Sunday, February 03, 2013

On Our Way: We March by Shane W. Evans



It's a morning like most in August, with a strong sun rising on a day fifty years ago, as a mother and father wake their young son. With dawn breaking through the window, they dress and assemble with a few others in front of their church, where a pastor leads them in prayer. From there they board a bus and drive to a place where many buses are emptying of their passengers.



Crowding in front of the Lincoln Memorial, the family hears singers-Mahalia Jackson, Bob Dylan, Joan Baez--and prayers, and then the father lifts his boy to his shoulders to hear a speaker, Dr. King, who says

Shawn Evan's We March (Roaring Brook, 2012) takes young readers along on on the March on Washington in 1963, seeing it through the eyes of a family who witnessed the day that has come to be seen as a landmark in American history. With the sparest of texts and simple, almost monumental illustrations, Evans captures the moment through the eyes of a young boy who knows what he's watching is important.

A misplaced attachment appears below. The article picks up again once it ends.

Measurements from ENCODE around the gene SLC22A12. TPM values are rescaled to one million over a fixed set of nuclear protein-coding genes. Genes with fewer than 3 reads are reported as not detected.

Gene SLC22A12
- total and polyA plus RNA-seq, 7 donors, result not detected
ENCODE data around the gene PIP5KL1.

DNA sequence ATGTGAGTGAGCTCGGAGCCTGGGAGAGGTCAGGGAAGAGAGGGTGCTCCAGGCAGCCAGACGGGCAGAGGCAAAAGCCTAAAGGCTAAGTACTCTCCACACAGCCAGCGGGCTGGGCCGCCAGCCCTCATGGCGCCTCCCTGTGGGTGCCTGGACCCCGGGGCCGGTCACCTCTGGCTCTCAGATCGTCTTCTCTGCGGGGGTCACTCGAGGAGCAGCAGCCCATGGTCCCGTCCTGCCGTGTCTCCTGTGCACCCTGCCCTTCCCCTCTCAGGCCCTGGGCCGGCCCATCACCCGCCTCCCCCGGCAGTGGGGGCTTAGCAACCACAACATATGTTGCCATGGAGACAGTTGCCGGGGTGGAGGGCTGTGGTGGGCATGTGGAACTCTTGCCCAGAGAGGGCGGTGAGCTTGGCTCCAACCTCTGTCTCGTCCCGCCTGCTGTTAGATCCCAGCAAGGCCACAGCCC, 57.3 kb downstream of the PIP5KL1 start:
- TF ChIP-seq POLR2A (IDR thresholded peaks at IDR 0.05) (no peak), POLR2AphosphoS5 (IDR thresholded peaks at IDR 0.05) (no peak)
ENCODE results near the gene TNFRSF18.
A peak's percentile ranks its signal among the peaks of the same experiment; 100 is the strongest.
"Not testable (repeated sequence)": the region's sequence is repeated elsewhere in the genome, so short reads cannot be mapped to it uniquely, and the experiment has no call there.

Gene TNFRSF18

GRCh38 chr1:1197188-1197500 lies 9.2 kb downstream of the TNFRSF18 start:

Evans provides some context to the event in his appended author's note, but this is a book that requires some prior knowledge of the March on Washington to set the stage for a reading. That given, this book is a fine introduction to the events of that day and those that preceded and followed in the history of the civil rights movement. Named a Best Children's Book of 2012 by Kirkus Reviews, We March has been universally praised by other reviewers, cited by Publishers Weekly as "A moving introduction to a historic day."

For Black History Month presentations to young primary grades, couple this one with Christine King Farris' My Brother Martin: A Sister Remembers Growing Up with the Rev. Dr. Martin Luther King Jr. and March On!: The Day My Brother Martin Changed the World (see my review here).

For slightly older (second and third graders) add Kadir Nelson's epic I Have a Dream (Book & CD). and Doreen Rappaport's celebrated Martin's Big Words: The Life of Dr. Martin Luther King, Jr.And for February book reports, there is certainly David A. Adler's evergreen A Picture Book of Martin Luther King, Jr. (Picture Book Biography) or, to take students back to the beginning, his A Picture Book of Rosa Parks (Picture Book Biographies) (Picture Book Biography).

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